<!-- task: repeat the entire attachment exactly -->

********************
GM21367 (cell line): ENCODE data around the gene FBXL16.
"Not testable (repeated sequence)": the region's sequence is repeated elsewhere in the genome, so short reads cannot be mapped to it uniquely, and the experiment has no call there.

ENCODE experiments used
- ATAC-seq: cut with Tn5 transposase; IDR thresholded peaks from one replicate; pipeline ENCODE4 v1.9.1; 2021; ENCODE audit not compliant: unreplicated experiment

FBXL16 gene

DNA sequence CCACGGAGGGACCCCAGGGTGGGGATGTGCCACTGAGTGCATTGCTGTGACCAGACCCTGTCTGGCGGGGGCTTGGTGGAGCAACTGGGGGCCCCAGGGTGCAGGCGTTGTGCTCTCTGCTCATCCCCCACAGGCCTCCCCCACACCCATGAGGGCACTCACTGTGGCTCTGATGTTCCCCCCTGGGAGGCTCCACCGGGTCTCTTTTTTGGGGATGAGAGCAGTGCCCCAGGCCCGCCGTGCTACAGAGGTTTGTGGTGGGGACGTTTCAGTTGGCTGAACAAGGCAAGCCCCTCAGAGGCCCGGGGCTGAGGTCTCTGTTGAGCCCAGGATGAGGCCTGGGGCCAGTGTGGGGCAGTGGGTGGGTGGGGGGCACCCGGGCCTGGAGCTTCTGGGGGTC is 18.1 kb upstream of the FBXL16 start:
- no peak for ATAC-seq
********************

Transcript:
GM21367 (cell line): ENCODE data around the gene FBXL16.
"Not testable (repeated sequence)": the region's sequence is repeated elsewhere in the genome, so short reads cannot be mapped to it uniquely, and the experiment has no call there.

ENCODE experiments used
- ATAC-seq: cut with Tn5 transposase; IDR thresholded peaks from one replicate; pipeline ENCODE4 v1.9.1; 2021; ENCODE audit not compliant: unreplicated experiment

FBXL16 gene

DNA sequence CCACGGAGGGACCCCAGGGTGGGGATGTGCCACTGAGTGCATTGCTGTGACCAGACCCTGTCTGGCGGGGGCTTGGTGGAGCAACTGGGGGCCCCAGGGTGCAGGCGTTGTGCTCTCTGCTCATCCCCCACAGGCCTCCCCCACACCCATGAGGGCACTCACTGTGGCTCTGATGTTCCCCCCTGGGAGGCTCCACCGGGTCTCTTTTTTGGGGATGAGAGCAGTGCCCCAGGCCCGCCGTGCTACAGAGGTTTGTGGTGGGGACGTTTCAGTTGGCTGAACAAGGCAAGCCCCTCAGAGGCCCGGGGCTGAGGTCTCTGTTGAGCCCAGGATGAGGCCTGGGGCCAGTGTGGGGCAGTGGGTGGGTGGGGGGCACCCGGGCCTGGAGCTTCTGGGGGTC is 18.1 kb upstream of the FBXL16 start:
- no peak for ATAC-seq